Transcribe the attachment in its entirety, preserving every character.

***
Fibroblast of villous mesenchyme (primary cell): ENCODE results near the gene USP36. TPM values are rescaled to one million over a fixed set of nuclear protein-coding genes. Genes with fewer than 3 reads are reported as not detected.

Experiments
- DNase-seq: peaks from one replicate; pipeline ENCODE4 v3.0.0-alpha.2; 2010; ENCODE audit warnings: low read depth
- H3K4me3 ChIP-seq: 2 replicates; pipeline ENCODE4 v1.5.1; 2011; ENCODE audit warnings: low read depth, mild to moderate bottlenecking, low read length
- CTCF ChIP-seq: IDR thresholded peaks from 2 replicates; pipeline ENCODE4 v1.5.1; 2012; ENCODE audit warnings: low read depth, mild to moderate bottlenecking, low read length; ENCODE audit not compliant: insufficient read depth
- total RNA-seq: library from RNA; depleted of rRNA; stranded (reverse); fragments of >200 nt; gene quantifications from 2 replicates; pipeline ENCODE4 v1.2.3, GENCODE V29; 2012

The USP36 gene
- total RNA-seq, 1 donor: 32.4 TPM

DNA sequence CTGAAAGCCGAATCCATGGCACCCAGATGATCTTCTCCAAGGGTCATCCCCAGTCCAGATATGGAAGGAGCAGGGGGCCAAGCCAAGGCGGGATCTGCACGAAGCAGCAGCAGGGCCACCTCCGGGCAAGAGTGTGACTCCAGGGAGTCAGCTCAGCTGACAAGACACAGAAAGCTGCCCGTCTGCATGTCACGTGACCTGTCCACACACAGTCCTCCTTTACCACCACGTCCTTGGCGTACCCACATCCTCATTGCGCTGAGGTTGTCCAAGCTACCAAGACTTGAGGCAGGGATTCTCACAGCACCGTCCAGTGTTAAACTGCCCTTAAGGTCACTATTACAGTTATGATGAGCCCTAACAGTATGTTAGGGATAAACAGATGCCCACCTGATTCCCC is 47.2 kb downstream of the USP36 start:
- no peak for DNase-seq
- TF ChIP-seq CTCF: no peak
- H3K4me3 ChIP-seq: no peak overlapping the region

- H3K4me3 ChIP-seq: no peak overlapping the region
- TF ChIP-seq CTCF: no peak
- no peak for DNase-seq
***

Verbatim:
Fibroblast of villous mesenchyme (primary cell): ENCODE results near the gene USP36. TPM values are rescaled to one million over a fixed set of nuclear protein-coding genes. Genes with fewer than 3 reads are reported as not detected.

Experiments
- DNase-seq: peaks from one replicate; pipeline ENCODE4 v3.0.0-alpha.2; 2010; ENCODE audit warnings: low read depth
- H3K4me3 ChIP-seq: 2 replicates; pipeline ENCODE4 v1.5.1; 2011; ENCODE audit warnings: low read depth, mild to moderate bottlenecking, low read length
- CTCF ChIP-seq: IDR thresholded peaks from 2 replicates; pipeline ENCODE4 v1.5.1; 2012; ENCODE audit warnings: low read depth, mild to moderate bottlenecking, low read length; ENCODE audit not compliant: insufficient read depth
- total RNA-seq: library from RNA; depleted of rRNA; stranded (reverse); fragments of >200 nt; gene quantifications from 2 replicates; pipeline ENCODE4 v1.2.3, GENCODE V29; 2012

The USP36 gene
- total RNA-seq, 1 donor: 32.4 TPM

DNA sequence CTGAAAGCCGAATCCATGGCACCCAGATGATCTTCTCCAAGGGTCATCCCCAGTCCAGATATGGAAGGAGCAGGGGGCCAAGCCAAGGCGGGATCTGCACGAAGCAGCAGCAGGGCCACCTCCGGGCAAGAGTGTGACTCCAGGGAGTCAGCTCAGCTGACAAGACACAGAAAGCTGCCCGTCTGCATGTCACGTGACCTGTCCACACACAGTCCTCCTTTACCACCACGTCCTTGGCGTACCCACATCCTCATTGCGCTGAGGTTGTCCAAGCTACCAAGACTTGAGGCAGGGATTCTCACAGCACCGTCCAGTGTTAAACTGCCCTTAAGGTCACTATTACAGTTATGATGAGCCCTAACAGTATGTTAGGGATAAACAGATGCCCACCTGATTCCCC is 47.2 kb downstream of the USP36 start:
- no peak for DNase-seq
- TF ChIP-seq CTCF: no peak
- H3K4me3 ChIP-seq: no peak overlapping the region

- H3K4me3 ChIP-seq: no peak overlapping the region
- TF ChIP-seq CTCF: no peak
- no peak for DNase-seq